Teeth Whitening and the ADA Seal of Acceptance
Q: My teeth whitener doesn't have the ADA seal of approval - should I be concerned?
A: While the ADA (American Dentistry Association) Seal of Acceptance is a prestigious indication of a high quality product, there are valid reasons why a product may not carry that seal.
In order to earn the ADA Seal of Acceptance the manufacturer must:
Sounds good, right? These stringent requirements are extremely effective and virtually guarantee that products carrying the seal are safe, manufactured under the best of conditions and meet all advertising claims.
The problem is that applying for the seal is a lengthy and expensive process for the manufacturers. Running studies which meet the ADA's standards is time-consuming and costly. And for every new product or a "new and improved" version of an existing product, the manufacturer must go through the whole process again! Manufacturers of generic products or companies trying to produce a low-cost item simply can't afford to apply for the ADA seal of acceptance without raising costs to the consumer.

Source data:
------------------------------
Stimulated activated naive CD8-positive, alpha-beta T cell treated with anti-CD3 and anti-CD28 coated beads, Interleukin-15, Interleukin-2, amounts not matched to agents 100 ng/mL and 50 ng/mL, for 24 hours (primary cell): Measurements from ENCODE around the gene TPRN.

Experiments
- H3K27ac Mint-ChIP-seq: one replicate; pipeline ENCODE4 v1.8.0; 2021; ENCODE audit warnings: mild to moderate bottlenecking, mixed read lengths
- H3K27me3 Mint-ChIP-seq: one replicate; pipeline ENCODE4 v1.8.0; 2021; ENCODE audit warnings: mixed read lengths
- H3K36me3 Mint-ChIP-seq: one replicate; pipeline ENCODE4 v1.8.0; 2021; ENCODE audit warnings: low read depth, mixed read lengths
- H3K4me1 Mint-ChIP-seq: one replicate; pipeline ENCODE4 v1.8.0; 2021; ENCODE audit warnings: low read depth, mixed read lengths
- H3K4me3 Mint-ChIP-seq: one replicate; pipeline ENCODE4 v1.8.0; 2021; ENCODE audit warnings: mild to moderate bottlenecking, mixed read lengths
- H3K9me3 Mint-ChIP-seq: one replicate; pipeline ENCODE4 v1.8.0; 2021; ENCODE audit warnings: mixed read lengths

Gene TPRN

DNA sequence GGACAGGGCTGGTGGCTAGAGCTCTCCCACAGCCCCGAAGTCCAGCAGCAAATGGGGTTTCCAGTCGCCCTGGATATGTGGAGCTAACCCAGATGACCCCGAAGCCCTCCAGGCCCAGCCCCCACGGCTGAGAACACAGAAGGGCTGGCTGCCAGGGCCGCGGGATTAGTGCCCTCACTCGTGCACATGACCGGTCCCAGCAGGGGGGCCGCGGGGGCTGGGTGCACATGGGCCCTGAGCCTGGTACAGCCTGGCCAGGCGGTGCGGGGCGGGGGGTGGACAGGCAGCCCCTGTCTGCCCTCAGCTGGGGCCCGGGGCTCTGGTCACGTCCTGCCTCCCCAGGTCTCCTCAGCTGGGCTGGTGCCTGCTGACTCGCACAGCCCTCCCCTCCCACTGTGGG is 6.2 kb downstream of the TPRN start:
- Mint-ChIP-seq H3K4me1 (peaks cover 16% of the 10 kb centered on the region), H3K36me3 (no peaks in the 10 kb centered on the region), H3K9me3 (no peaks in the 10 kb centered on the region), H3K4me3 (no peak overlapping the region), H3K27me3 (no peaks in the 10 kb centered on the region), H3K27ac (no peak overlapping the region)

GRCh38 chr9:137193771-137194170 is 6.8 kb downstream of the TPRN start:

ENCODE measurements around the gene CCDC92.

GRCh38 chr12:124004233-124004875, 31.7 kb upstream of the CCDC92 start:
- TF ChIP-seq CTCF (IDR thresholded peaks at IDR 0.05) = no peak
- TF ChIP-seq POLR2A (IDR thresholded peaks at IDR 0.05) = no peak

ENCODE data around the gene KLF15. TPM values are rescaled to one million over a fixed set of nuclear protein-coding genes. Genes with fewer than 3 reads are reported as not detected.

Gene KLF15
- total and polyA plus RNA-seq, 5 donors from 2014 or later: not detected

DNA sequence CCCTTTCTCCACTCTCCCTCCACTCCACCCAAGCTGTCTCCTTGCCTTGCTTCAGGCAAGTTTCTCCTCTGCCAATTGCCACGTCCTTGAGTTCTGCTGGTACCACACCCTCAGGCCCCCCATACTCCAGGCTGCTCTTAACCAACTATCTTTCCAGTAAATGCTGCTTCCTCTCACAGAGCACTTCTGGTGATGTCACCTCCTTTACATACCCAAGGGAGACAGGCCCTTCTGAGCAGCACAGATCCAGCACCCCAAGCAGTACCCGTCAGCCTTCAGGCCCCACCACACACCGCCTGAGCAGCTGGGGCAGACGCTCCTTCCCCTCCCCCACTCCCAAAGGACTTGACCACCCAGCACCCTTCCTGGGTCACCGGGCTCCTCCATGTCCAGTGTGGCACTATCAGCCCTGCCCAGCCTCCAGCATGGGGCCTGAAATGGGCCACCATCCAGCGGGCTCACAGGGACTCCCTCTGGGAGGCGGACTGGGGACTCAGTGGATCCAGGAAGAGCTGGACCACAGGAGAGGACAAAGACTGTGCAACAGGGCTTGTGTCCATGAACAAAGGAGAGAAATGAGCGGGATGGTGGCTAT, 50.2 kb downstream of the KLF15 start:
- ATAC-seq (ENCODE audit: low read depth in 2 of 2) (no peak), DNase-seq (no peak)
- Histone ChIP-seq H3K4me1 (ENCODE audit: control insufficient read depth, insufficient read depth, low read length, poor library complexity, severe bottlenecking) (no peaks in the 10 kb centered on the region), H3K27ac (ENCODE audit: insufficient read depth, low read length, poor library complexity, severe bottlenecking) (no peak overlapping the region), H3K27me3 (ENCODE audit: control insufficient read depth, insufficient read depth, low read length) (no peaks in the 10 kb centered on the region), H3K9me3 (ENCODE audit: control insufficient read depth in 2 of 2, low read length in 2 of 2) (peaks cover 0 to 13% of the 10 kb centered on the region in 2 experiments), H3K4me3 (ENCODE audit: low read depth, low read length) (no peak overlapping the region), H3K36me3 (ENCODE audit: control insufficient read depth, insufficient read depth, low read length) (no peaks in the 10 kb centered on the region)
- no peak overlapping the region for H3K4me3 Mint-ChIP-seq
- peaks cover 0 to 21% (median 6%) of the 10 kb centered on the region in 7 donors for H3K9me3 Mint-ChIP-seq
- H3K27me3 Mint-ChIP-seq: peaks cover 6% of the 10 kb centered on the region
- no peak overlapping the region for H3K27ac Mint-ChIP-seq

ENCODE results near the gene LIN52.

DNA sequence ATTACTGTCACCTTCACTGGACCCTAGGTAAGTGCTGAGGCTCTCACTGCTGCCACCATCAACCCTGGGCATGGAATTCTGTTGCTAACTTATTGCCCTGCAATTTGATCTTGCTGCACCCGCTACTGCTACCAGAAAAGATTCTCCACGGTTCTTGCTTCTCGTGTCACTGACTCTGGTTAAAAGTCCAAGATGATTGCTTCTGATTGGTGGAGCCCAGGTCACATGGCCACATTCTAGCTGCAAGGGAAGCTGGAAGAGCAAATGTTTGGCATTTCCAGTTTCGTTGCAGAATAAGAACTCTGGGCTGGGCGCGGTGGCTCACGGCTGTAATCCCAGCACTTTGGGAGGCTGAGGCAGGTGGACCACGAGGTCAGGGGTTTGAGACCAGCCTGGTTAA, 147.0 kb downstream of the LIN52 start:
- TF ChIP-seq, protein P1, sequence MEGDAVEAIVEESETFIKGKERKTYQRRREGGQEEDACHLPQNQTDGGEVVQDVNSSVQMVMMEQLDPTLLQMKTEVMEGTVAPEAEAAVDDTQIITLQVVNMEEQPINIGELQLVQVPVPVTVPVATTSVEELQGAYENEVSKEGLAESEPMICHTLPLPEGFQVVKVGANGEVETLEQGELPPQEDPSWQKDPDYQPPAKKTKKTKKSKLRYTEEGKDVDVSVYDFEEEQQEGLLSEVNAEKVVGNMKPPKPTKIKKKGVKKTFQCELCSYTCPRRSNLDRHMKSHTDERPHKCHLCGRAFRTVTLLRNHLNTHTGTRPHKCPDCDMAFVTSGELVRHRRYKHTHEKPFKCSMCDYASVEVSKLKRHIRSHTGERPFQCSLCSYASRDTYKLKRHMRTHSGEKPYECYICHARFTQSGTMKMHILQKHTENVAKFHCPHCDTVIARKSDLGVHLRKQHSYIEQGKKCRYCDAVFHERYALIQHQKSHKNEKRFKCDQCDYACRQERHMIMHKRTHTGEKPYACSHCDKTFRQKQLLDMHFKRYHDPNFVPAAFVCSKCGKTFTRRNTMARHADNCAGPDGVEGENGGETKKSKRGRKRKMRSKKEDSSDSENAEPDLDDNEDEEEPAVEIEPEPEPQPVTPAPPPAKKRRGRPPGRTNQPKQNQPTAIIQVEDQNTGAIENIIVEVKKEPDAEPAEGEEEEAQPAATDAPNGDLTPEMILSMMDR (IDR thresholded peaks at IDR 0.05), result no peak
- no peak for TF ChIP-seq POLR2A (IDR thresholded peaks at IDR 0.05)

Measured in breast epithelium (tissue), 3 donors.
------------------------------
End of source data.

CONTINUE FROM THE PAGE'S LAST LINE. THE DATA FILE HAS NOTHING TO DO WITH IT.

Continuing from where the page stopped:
The result is that virtually no home whitening products, even those produced by corporate giants like Proctor and Gamble (Crest), currently carry the ADA seal of acceptance. The exceptions are a few whitening toothpastes (dentrifices) and several professional whitening gels (mostly 10% Carbamide Peroxide formulas).
Whitening toothpastes which have earned the ADA Seal of Acceptance include:
Colgate Tartar Control Plus Whitening Gel
For more information about the ADA Seal of Acceptance and to check their database for new products earning the seal visit them at http://www.ada.org/ada/seal/index.asp .
We recommend you speak to your dentist if you have safety concerns about
any tooth whitening product.